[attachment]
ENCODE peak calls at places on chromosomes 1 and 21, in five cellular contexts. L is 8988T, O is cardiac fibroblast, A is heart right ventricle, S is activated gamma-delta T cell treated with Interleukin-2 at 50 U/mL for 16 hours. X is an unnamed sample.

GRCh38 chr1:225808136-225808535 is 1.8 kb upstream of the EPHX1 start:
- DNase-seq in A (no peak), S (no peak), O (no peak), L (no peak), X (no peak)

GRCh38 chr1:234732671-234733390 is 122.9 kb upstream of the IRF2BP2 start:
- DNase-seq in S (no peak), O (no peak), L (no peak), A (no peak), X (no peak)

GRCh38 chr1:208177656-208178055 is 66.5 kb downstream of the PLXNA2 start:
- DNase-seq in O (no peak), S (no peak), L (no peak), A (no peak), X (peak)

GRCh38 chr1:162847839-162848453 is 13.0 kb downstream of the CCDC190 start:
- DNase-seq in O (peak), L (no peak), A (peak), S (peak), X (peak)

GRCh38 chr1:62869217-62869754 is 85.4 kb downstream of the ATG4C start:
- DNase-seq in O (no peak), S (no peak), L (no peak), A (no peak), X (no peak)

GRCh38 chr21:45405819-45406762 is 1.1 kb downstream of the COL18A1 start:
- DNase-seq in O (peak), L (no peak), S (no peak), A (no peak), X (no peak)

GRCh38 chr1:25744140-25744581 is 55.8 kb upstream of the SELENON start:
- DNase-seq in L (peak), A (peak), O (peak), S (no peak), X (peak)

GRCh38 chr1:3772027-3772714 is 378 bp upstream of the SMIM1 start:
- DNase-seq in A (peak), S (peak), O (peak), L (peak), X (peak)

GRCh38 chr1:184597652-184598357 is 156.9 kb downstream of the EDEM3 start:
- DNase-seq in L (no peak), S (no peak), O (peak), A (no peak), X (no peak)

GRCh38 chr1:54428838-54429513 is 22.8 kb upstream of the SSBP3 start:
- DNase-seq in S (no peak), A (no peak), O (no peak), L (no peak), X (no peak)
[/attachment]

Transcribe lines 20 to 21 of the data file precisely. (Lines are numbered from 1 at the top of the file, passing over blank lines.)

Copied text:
GRCh38 chr1:54428838-54429513 is 22.8 kb upstream of the SSBP3 start:
- DNase-seq in S (no peak), A (no peak), O (no peak), L (no peak), X (no peak)